“I can imagine them going in a more discrete way,” she said, “like microdosing or maybe some nice edibles and designer mints. I can see that type of market really finding its niche in Beverly Hills.”

 

Advocates, like Lynne Lyman, pushing for Proposition 64 say they fought for more than the freedom of recreational use. They fought for medical patients to have safe and legal access. They fought for an opportunity for impacted people with previous convictions to receive support services from their cities and governments. They hoped it would allow people currently in the illicit market to transition out, and raise the maximum revenue to assist these initiatives. 

 

But City Senior Analyst Cindy Owens explained as long as cannabis is illegal under federal law, Beverly Hills doesn’t want these businesses operating in their city.

 

“I can’t fault any city that says we don’t want to directly disobey federal law,” said Lyman.

 

The Beverly Hills City Council is also aware of the other challenges this conflict brings. By classifying marijuana as a “Schedule 1” drug under federal law, banks could be charged with money laundering if they accept these transactions. They could be sanctioned or shut down by the federal government. This means cannabis businesses must collect everything in cash, and large sums of cash lying around incentivizes crime and robberies, explains Owens.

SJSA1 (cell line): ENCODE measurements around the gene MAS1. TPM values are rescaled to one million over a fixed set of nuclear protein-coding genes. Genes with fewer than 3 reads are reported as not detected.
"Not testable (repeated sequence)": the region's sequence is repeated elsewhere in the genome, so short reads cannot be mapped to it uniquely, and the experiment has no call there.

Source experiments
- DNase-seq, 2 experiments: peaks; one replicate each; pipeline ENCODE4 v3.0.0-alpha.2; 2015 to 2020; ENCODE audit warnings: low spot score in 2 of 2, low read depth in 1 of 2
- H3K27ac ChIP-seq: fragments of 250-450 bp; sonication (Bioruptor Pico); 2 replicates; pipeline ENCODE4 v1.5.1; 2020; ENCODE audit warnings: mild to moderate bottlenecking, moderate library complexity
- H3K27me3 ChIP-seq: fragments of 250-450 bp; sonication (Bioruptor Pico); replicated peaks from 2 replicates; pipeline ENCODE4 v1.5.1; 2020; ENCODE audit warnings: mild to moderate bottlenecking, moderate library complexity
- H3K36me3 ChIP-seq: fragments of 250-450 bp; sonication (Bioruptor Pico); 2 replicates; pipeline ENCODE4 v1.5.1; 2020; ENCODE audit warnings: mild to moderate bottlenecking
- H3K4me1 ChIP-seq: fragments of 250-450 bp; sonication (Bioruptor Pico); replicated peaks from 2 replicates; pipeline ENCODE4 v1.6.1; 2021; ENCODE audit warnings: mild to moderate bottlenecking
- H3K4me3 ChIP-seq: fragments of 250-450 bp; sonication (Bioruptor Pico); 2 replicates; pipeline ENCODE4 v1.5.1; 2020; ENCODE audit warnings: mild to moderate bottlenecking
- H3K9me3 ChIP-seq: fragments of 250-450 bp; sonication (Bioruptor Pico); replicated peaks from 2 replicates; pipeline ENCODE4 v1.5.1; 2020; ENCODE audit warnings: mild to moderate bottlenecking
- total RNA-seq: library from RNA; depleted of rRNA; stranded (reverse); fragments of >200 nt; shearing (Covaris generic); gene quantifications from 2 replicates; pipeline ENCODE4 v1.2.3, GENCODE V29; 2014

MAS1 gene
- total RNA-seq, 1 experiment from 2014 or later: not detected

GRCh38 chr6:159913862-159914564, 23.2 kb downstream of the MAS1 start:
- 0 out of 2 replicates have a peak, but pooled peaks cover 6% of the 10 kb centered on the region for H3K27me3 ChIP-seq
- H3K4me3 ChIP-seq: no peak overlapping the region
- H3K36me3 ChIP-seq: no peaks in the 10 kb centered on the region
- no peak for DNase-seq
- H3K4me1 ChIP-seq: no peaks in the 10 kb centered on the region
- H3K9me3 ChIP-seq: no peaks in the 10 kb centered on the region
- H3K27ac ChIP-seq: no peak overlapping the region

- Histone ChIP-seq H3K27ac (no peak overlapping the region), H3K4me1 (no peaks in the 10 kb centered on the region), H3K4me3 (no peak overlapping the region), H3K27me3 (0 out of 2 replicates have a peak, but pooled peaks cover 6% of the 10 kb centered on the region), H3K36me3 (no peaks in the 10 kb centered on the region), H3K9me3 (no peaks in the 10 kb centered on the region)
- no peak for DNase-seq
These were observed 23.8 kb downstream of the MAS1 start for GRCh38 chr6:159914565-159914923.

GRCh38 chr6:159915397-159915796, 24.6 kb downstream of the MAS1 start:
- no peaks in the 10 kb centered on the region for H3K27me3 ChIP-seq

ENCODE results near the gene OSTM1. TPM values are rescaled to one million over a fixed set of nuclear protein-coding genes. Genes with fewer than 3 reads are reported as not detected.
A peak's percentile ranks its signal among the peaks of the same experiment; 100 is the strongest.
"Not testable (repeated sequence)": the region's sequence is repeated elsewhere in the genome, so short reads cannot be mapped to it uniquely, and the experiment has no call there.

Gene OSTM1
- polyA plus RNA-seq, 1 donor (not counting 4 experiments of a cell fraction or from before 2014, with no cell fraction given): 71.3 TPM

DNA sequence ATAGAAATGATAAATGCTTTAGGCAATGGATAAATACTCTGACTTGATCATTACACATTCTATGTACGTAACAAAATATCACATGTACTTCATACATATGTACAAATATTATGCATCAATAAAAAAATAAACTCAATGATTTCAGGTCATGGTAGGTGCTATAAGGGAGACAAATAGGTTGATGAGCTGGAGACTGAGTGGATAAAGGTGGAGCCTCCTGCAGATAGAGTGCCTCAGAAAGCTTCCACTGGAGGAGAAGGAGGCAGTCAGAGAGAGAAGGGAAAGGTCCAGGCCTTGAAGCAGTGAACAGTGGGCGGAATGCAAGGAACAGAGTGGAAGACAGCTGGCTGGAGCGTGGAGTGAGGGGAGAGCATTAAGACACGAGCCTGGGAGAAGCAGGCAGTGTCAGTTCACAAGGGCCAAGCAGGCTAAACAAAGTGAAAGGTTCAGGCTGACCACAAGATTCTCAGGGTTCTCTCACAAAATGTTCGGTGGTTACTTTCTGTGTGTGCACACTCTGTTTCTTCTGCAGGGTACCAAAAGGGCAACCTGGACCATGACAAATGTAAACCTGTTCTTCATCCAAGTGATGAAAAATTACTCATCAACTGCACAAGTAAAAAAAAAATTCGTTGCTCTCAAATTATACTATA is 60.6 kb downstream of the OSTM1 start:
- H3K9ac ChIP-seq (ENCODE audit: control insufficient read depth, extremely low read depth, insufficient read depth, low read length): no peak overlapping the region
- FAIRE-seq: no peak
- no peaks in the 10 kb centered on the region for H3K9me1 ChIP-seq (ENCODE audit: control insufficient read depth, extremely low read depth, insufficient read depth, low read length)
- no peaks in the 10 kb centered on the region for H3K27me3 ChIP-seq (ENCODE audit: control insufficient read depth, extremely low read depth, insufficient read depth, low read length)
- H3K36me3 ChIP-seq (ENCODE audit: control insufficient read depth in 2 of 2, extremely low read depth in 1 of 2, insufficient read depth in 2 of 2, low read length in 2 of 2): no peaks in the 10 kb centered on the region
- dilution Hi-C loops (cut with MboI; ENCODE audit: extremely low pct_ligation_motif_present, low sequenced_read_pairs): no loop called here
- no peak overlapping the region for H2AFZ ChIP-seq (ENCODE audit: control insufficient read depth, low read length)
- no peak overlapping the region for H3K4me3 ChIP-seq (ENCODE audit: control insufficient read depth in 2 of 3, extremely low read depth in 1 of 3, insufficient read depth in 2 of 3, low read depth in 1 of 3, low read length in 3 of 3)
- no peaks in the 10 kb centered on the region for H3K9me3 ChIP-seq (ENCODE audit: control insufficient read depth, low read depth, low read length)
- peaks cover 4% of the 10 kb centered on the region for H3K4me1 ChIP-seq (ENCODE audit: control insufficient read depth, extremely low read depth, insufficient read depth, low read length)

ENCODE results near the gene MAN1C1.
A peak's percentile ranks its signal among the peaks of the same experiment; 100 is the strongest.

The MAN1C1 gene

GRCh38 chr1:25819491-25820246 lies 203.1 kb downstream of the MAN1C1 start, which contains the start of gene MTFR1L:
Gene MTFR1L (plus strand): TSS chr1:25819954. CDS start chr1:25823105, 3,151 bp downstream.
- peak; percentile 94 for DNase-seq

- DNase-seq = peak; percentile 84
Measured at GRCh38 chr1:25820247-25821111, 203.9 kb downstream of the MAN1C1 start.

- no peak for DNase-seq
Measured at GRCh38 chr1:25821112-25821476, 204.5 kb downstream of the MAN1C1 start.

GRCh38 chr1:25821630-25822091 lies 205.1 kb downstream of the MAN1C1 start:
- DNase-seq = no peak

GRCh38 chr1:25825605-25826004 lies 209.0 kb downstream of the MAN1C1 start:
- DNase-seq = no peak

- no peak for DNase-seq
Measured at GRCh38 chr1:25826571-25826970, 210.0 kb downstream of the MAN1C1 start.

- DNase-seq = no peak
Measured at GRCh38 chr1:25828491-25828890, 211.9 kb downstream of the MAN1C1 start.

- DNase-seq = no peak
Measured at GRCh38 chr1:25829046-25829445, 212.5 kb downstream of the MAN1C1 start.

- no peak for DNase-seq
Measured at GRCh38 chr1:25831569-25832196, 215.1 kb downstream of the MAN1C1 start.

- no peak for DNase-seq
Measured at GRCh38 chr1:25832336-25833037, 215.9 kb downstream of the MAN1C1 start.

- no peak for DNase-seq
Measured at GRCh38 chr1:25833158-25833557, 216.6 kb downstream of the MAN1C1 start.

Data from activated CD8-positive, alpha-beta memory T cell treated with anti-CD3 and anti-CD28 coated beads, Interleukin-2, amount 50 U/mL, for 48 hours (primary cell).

Lyman said the only way to reduce crime and children’s access to drugs such as marijuana is by eliminating the illicit market altogether. As long as cities continue regulating and banning commercial cannabis, an underground market will persist.

 

In Los Angeles alone, there are currently 169 businesses operating legally. But Lyman claims L.A. county is still riddled with illegal shops.

 

2018 marks the first year since state legalization in California, and while local governments are hesitant about the changes this brings, their residents are excited for its opportunities.

 

“I’ve seen a lot of amazing people from the entertainment world who want to do something in cannabis,” said Lyman. “A real cross section of people are throwing their hat in the ring.”